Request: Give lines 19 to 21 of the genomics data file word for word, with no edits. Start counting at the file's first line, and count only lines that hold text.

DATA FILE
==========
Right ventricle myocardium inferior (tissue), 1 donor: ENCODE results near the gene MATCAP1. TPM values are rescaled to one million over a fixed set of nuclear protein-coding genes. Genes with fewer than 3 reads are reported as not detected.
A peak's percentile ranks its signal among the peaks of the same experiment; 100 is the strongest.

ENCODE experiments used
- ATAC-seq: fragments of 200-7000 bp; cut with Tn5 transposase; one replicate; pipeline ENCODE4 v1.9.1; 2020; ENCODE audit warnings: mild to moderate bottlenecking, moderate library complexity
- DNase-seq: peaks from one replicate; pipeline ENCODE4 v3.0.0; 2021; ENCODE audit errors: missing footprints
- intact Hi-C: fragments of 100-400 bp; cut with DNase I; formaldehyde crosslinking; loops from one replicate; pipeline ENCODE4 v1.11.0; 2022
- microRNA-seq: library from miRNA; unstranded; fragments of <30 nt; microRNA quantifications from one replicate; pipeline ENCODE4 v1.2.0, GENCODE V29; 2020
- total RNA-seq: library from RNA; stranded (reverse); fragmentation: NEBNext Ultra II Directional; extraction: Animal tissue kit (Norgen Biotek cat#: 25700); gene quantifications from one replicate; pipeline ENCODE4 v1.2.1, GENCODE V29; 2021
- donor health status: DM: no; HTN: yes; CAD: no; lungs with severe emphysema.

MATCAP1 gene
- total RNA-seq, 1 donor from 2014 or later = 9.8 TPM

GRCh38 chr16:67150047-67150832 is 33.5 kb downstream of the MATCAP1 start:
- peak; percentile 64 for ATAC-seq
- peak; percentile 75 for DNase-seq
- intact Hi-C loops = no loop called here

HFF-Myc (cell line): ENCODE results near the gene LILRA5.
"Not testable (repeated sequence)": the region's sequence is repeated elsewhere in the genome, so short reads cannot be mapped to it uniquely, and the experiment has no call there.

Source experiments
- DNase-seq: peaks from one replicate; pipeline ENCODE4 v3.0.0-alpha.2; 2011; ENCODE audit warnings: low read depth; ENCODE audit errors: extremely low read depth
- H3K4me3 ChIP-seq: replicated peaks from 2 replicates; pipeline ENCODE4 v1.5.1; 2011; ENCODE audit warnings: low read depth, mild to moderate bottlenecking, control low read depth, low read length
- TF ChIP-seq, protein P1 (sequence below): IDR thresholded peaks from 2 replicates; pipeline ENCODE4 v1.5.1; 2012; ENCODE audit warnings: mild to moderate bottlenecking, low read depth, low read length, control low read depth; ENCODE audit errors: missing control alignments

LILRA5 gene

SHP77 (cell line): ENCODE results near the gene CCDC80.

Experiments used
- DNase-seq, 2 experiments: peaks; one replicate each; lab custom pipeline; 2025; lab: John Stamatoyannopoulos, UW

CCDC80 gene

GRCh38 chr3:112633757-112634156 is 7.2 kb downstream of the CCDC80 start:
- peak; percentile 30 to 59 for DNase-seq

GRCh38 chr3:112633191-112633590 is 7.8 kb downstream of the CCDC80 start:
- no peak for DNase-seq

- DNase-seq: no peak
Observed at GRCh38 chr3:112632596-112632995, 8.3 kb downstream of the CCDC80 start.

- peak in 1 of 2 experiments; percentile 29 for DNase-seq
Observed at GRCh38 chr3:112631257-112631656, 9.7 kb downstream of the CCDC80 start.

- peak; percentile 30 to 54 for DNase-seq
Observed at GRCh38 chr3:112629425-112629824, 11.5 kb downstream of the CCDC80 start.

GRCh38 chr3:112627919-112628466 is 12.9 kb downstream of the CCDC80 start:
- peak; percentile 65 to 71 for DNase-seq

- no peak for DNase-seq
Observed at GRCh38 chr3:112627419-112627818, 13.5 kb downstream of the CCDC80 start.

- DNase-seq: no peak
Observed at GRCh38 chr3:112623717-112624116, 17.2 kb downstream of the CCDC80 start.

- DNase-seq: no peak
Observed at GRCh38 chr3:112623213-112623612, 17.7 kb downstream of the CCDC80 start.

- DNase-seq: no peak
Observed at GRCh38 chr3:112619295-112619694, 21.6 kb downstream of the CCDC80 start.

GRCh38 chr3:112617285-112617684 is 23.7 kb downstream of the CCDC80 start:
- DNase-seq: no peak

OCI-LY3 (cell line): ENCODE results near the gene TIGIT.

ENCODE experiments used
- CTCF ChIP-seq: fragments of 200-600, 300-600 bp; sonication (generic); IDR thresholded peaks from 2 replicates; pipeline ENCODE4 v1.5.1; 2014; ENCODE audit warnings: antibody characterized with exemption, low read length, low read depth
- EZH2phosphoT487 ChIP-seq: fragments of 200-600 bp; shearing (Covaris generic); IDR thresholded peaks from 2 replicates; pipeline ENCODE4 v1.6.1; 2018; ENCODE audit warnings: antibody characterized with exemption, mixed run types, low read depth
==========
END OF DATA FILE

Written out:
- DNase-seq: peaks from one replicate; pipeline ENCODE4 v3.0.0-alpha.2; 2011; ENCODE audit warnings: low read depth; ENCODE audit errors: extremely low read depth
- H3K4me3 ChIP-seq: replicated peaks from 2 replicates; pipeline ENCODE4 v1.5.1; 2011; ENCODE audit warnings: low read depth, mild to moderate bottlenecking, control low read depth, low read length
- TF ChIP-seq, protein P1 (sequence below): IDR thresholded peaks from 2 replicates; pipeline ENCODE4 v1.5.1; 2012; ENCODE audit warnings: mild to moderate bottlenecking, low read depth, low read length, control low read depth; ENCODE audit errors: missing control alignments